Dr. Jha: I think the reason I got an MPH and the reason I really loved practicing and being in public health was, I spent most of that time being a researcher. And research is a funny thing because a lot of times you think the output of research is papers and grants, but it's not. I mean, papers are really important. But papers are only as important as much as they shape thinking and as much as they shape the world and then help people make better decisions on things.
I loved spending most of my time doing research because I felt like I could help answer questions that policymakers and clinical leaders needed to answer to make smarter choices about how our healthcare system is structured, how we pay for health care, our new delivery models, what's the role of information technology...there are all these issues that I worked on because I thought they were important to improving the health system. The only way to really have done that was to have gotten an MPH with really good research training, so that's what pulled me into MPH, and then ultimately kept me in it.
Shiv Gaglani: Awesome. So, you recently made the switch from Harvard School of Public Health to become dean of Brown. I actually did my thesis research in college with Dyann Wirth out of HSPH, so I may have passed you in the halls at that time. How has it been adjusting to Brown and being the Dean of that program, especially during the COVID crisis? Can you tell us a bit about that experience?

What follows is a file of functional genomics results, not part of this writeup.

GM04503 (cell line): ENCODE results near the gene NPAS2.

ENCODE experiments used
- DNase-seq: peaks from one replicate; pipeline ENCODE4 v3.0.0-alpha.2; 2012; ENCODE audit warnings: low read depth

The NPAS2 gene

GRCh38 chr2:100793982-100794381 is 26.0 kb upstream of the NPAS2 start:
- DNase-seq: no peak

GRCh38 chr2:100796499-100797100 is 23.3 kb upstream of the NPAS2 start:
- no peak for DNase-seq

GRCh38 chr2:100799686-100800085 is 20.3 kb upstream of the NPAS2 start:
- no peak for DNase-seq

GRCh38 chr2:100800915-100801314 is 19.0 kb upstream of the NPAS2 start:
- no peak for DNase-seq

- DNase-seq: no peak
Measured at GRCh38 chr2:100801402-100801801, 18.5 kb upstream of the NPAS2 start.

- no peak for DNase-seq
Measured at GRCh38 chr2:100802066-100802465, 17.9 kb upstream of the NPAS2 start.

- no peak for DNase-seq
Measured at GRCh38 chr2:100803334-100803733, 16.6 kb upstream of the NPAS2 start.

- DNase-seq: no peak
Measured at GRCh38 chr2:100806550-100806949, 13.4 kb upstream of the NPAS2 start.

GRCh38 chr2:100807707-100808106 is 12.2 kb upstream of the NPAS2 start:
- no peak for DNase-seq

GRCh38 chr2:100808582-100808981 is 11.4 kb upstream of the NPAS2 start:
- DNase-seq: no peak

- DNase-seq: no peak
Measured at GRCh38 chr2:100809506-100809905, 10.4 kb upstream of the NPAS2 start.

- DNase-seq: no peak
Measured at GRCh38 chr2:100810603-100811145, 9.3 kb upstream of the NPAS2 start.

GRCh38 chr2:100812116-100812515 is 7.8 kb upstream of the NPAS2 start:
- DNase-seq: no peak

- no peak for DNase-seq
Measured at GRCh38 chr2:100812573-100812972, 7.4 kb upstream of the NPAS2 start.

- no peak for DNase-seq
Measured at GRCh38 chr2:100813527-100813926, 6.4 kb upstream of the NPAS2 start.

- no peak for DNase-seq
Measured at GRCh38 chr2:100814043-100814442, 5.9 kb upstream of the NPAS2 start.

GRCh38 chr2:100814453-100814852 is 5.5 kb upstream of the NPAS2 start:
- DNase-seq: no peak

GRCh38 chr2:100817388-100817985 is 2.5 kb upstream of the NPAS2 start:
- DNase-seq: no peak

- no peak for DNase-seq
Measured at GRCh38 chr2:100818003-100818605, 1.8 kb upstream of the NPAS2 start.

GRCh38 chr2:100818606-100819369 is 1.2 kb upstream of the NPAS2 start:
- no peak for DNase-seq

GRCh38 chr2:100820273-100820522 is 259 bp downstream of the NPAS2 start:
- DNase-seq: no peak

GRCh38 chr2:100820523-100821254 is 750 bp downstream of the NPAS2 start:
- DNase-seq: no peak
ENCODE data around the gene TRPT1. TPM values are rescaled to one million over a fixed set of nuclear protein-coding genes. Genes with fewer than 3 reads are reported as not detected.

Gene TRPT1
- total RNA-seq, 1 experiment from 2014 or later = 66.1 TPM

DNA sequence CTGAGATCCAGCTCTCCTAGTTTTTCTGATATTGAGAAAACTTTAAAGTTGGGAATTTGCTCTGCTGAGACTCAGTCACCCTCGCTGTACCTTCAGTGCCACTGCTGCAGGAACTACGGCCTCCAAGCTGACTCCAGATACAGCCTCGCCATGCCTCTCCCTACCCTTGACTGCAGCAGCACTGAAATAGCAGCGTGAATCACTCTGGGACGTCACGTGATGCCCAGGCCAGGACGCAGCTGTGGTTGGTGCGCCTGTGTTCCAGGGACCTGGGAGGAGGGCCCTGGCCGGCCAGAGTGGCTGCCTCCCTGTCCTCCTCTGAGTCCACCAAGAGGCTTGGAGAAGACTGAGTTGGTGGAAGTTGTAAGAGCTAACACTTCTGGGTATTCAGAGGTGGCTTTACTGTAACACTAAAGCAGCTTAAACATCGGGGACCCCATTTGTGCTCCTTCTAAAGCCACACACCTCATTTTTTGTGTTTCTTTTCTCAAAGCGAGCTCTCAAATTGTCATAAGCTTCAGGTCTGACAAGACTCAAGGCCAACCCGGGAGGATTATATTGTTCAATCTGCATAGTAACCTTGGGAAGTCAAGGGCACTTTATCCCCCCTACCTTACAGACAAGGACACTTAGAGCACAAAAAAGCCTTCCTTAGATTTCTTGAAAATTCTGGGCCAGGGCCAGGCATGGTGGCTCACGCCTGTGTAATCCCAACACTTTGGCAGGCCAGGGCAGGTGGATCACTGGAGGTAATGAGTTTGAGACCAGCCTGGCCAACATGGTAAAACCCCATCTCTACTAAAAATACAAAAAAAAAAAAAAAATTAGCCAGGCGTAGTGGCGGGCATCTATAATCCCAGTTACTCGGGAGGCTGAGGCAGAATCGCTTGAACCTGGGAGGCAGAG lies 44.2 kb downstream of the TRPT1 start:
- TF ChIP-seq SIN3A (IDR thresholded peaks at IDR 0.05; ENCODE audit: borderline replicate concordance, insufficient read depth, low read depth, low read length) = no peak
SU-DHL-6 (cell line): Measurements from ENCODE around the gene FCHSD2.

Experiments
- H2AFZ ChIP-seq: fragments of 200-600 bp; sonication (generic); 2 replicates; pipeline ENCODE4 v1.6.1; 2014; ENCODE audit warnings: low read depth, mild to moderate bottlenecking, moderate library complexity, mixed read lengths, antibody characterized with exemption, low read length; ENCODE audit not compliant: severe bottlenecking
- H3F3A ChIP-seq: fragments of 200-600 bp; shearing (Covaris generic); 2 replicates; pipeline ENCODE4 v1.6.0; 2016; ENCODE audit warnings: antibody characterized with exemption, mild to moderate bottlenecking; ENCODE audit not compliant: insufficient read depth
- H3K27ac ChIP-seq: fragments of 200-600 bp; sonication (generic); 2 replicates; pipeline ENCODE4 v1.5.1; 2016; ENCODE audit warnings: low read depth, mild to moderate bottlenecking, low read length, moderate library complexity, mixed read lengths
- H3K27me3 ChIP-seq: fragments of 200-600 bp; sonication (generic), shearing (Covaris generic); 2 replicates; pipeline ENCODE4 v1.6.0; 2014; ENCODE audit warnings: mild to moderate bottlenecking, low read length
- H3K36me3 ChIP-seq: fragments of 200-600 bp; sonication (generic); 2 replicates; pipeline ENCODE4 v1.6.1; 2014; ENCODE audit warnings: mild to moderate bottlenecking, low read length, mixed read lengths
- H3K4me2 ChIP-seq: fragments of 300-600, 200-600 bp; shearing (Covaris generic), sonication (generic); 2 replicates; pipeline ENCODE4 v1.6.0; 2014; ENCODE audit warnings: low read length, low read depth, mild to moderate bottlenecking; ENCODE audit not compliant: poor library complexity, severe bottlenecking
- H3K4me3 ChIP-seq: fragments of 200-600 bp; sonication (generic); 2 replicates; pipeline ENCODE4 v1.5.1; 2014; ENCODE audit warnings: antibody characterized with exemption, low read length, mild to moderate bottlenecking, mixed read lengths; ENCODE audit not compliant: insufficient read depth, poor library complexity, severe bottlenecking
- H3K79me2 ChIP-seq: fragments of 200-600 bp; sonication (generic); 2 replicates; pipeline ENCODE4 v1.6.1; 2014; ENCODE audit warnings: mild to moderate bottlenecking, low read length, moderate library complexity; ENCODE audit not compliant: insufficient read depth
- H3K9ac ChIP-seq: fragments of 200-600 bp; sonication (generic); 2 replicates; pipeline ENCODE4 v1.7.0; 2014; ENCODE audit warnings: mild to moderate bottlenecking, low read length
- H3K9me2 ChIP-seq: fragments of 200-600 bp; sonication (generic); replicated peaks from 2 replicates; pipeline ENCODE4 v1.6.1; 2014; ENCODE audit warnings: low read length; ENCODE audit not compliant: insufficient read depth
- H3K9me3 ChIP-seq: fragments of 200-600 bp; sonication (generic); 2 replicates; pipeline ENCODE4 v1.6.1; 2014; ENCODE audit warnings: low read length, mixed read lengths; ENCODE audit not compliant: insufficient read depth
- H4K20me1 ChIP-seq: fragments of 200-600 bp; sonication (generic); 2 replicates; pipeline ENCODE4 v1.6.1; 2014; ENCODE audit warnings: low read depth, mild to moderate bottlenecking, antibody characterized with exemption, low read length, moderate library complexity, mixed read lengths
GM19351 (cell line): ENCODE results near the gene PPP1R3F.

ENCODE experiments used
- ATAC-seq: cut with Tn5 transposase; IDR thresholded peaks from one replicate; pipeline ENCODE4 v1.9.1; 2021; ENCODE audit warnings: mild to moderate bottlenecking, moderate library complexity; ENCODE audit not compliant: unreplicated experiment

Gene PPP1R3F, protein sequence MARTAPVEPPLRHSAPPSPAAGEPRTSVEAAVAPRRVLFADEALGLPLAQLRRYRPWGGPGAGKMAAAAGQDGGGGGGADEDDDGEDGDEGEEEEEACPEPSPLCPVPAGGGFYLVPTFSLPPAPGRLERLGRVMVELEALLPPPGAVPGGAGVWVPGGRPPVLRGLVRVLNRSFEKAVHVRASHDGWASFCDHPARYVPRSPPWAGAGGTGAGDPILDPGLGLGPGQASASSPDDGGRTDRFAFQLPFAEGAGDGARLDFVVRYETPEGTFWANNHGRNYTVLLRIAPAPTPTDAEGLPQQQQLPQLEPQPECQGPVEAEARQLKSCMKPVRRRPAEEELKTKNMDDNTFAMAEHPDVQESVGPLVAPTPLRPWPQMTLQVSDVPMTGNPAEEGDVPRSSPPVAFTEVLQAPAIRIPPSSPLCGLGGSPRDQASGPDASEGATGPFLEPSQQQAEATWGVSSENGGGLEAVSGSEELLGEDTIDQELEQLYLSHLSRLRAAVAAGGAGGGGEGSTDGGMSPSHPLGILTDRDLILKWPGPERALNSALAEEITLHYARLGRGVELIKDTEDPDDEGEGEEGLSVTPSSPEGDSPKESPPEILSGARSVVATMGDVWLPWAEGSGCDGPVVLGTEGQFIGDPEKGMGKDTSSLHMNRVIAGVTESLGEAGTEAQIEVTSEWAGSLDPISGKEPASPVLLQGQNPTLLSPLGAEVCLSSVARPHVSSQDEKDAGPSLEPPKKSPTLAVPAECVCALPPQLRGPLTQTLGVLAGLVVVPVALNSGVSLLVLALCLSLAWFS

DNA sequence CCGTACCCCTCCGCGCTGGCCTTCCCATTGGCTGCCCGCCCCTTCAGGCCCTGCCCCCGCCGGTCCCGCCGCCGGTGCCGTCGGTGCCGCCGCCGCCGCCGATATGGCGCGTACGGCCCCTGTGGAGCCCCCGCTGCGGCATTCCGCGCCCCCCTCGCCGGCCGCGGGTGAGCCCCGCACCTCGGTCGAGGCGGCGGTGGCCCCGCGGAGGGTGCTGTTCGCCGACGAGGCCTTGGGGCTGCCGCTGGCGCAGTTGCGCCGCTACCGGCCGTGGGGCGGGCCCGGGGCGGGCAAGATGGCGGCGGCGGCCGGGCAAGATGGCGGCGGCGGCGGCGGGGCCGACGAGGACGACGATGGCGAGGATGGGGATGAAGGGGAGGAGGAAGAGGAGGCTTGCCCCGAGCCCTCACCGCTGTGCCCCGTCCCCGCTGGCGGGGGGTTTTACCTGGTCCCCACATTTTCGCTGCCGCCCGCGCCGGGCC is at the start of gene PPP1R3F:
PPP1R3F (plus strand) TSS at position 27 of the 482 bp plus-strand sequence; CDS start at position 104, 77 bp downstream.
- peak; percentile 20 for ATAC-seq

Dr. Jha: Sure. So there are two parts of that, right? One is switching jobs, which is always interesting. The second is switching jobs in the middle of a pandemic, which I would not recommend to most people. Pandemics in general I don't recommend to people, but in all seriousness...look, Harvard's great place. I spent 16 years there. It's a wonderful school of public health, a great university. But I was ready for a new opportunity and Brown is different. It's smaller. It's far more interdisciplinary. I have always thought that if you want to solve the big public health problems of our time, they're not just going to be done by epidemiologists and biostatisticians, you really do need sociologists and anthropologists and economists. Brown makes that really, really easy. That was what attracted me to come to Brown.